This Crazy New Interface Makes Zero Sense–For Now

The Tracker allows real objects to be incorporated into VR. But who is it for?

This Crazy New Interface Makes Zero Sense–For Now

Want to pick up real objects in the virtual world? Now you can.


Last year, HTC announced a major upgrade for Vive, its room-sized virtual reality system. It was called the Tracker, a dongle you could place on any item and follow its position, perfectly, in VR. This opened the door for, say, a virtual bat that you could actually swing in virtual baseball games–and pretty much anything else your heart could virtually imagine making its way into VR.

Now, we’re beginning to see what developers are actually building with the Tracker. And while the demos are spectacular from a technical standpoint, they’re head-scratching in terms of common sense UX.

Take this new, unnamed project developed at Google, by the same creatives that brought us Tilt Brush (the best drawing app, and probably the best VR app period to date). The new project is a virtual pottery wheel. You place the tracker on a wheel, it spins, and inside VR, you can shape streams of light like you would shape a hunk of clay into a fine vase in real life.

I, like everyone else in the world, believe I’d be the greatest clay sculptor in the universe if only offered the opportunity and the right, loosely fitting denim shirt. I’m as ready as anyone to have my Ghost moment in the privacy of my own home. But who is this product for? Someone who is interested enough in pottery to buy a cheap wheel, but fears ovens or doesn’t like getting their hands dirty?

That said, the developers describe it as purely an experiment. It’s not for shipping. So we can’t be too hard on them.


In another example of the Tracker in action? A piñata simulation called Piñata Party, built by Two Bit Circus. You whack a real-world piñata that’s being tracked by the Tracker.

Let’s break down how playing this piñata game in VR really works for the end user:

Step 1: Buy a piñata.

Step 2: Attach a Tracker to the piñata.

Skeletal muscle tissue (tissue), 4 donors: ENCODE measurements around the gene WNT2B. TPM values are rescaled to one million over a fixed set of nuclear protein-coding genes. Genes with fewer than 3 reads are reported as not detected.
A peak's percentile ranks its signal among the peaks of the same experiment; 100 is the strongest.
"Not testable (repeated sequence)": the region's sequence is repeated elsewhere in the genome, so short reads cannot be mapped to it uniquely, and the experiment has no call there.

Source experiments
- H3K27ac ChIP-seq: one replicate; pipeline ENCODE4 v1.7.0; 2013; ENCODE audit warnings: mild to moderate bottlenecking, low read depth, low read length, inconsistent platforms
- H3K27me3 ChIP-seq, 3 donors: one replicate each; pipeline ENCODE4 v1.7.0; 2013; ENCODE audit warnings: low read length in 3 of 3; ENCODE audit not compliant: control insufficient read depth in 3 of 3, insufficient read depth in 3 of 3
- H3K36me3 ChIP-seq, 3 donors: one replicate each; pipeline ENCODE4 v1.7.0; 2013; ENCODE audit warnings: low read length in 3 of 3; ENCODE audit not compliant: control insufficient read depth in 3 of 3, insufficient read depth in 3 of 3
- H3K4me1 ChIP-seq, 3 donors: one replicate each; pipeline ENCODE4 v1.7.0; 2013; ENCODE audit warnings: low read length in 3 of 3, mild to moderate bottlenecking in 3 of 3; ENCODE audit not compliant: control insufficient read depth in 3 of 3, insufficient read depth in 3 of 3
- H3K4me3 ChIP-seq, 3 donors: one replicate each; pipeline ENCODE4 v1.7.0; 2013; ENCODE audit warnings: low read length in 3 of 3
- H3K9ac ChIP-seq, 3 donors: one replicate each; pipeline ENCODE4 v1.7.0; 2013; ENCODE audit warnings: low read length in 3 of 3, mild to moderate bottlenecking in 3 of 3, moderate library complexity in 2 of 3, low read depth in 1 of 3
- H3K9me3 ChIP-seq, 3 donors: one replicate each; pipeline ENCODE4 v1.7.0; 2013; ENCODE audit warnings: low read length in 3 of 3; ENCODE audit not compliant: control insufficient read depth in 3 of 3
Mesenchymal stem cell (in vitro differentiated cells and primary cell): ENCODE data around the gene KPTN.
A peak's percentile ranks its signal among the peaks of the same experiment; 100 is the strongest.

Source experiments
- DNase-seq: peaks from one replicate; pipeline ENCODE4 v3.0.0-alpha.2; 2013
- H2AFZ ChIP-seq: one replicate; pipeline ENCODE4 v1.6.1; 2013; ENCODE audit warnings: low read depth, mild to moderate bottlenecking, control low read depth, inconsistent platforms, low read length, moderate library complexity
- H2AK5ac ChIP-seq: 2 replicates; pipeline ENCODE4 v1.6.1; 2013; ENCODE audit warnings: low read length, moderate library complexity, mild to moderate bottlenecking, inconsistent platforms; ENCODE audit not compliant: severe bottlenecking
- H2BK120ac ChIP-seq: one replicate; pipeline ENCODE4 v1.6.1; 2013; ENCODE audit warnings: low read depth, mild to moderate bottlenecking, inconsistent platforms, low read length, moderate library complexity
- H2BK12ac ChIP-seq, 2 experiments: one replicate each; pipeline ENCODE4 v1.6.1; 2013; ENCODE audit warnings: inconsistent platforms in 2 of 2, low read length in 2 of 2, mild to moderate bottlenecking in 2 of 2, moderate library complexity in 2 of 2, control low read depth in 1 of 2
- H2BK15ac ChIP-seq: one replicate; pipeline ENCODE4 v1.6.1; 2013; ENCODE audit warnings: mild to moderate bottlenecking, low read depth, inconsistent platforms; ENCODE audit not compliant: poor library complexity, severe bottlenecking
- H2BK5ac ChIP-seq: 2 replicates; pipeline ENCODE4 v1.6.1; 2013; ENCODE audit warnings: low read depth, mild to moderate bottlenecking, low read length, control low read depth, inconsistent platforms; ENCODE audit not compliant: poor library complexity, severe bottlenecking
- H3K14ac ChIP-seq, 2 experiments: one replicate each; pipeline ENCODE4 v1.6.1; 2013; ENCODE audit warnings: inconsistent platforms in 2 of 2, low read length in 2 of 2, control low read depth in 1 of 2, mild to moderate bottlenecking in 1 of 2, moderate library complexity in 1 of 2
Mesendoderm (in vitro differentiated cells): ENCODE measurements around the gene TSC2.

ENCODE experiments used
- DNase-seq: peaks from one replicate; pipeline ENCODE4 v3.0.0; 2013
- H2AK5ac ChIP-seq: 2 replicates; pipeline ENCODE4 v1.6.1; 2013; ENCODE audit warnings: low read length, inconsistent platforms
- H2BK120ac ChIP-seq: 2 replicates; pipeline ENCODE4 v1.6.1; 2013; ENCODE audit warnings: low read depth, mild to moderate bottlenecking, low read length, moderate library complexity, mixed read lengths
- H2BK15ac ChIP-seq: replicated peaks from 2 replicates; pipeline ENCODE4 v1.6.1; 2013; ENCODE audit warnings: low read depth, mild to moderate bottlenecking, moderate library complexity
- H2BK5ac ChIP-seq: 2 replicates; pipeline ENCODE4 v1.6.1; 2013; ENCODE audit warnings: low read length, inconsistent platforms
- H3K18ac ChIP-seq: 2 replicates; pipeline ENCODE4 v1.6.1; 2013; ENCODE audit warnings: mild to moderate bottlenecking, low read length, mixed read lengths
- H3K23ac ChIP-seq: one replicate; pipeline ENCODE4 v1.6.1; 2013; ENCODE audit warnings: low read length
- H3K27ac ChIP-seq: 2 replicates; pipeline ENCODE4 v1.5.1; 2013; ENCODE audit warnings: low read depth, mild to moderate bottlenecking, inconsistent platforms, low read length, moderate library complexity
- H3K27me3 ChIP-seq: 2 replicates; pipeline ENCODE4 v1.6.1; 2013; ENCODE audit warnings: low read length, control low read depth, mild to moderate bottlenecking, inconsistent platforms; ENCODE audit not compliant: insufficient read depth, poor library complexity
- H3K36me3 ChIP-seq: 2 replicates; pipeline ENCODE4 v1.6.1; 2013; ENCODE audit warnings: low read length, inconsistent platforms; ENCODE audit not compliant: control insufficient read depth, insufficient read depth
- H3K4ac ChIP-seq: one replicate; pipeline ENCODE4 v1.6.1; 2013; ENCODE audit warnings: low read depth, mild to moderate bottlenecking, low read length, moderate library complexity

Step 3: Hang the piñata.

Step 4: Find the proper implement to strike the piñata.


Step 5: Put on VR headset and strike the piñata.

I mean, I get it! I bet that virtual piñata feels great to hit–completely indistinguishable from hitting a real piñata.








So I’m left, jaw agape, at what is possible here. And yet, I’m entirely confused how its ergonomics can squeeze into our real lives. Don’t we want to use VR specifically to do the things that we cannot do in real life? Don’t I want to use VR to climb Everest (without going to Everest), or fly like a bird (without wearing one of those crazy squirrel suits)? Don’t I want to whack a VR piñata if I, for some reason, don’t have access to a real piñata? Don’t I want to try pottery without investing in the equipment?

This is all not to say that HTC’s Vive Tracker is entirely pointless. For one, there is a burgeoning market for high-end VR you might visit like a movie theater. And in this scenario, maybe it’s worth putting on a giant tracked proton pack and pretending to be a Ghostbuster for a night. Companies like IMAX are investing in this future, and there’s no reason that HTC should hand over the market so early.

But I can’t help but think both HTC and these developers themselves are using the Tracker not to prototype the future of VR, but to prototype the mixed reality world to come–the world full of pixelated murk which companies like Facebook and Snap are investing in heavily, where the analog and digital combine. In this world, it’s not that every object can be fit with a Vive Tracker. It’s that every object will already be tracked. And what we do with that information? That’s what these experiments are trying to figure out–a decade ahead of schedule.

About the author

Mark Wilson is a senior writer at Fast Company who has written about design, technology, and culture for almost 15 years. His work has appeared at Gizmodo, Kotaku, PopMech, PopSci, Esquire, American Photo and Lucky Peach